UNT, TWU team for first Joint Master of Social Work Degree in Texas

The degree is one of the most highly recognized degrees in health and human services.

DENTON (UNT), Texas – The need for skilled social workers is expected to rise by 16 percent by 2026, much faster than average job growth. Graduates of the Texas Woman’s University – University of North Texas Joint Master of Social Work Degree Program, which was approved by the Texas Higher Education Coordinating Board in March of 2017, will be ready to fill those jobs in health care, child and family services, mental health and other fast-growing areas.

“The program’s concentration is ‘Advanced Generalist Practice’ which, in essence, prepares students to work in any social work setting,” said Dr. Mahasin Saleh, associate professor and JMSW Program founding director. “The JMSW students are placed in a variety of field internships in the region. They benefit from the opportunity to apply their classroom learning and further hone their social work skills in the community setting.”

The degree integrates greater theoretical and methodological knowledge, as well as research and evaluation sophistication at all levels of practice.

“What a fabulous partnership with TWU where we can capitalize on the talented faculty on both campuses to be not only student centered but focused on training practitioners for so many service delivery systems,” said Dr. Neale Chumbler, dean of the UNT College of Health and Public Service.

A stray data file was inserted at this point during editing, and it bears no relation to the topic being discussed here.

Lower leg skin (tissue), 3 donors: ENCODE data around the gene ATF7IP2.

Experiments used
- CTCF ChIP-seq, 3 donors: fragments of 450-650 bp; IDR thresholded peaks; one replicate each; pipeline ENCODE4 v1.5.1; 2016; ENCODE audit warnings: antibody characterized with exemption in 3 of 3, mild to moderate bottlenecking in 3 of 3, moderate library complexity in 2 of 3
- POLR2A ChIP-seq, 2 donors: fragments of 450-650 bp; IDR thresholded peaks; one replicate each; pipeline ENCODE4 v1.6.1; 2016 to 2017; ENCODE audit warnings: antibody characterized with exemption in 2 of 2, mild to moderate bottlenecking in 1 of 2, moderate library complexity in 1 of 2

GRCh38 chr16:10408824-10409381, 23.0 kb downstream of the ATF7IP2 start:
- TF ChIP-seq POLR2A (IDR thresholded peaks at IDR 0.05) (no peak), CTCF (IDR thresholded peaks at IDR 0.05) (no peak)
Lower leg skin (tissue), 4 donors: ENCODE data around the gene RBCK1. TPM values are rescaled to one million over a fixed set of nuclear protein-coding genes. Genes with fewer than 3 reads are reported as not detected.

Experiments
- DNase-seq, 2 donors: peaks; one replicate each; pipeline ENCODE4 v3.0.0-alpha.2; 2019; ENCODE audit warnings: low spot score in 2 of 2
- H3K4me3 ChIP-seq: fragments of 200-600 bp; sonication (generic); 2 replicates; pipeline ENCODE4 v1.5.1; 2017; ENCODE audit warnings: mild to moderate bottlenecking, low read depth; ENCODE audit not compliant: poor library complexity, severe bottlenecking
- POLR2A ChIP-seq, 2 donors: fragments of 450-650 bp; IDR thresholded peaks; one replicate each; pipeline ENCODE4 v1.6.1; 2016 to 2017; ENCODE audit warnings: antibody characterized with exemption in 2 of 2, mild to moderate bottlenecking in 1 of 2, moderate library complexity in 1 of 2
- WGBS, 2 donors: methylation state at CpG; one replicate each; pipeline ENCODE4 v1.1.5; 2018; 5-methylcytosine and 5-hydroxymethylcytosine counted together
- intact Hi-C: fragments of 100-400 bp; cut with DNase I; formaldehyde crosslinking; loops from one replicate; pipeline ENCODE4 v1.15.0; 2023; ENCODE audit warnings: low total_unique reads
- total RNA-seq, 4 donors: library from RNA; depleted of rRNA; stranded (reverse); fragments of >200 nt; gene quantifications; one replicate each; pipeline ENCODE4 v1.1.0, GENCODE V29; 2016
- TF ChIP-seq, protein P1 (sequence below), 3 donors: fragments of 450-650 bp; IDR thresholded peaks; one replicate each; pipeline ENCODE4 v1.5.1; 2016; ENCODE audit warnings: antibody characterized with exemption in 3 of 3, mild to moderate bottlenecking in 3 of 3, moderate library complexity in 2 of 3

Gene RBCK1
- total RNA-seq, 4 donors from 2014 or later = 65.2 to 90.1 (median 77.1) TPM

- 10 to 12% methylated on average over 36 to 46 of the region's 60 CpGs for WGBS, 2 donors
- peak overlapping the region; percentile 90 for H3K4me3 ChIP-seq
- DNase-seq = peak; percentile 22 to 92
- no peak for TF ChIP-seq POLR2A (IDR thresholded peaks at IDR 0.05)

By the 2019-20 school year, the TWU-UNT program will have the capacity to train 70 students per cohort each year to help meet the growing demand. Dr. Sharon Bowland, associate professor and chair of the Department of Social Work, says the program prepares students for a variety of careers dedicated to helping others.

 “Social workers are employed in many types of jobs, including those in the health care and mental health sectors,” Dr. Bowland said. “We work with people across the lifespan, from children who experience abuse to older persons in primary care settings. We work with those who have economic struggles, including refugees and immigrants. We also lead social service agencies and write health-related policies. We take a problem-solving approach and seek to draw out the resilience that is present in our clients. We have the skills to empower families, groups and communities.”

The TWU-UNT Master of Social Work Program was granted candidacy status by the Council of Social Work Education in July of 2018.  The full accreditation process for new programs takes three years and this degree is in year two.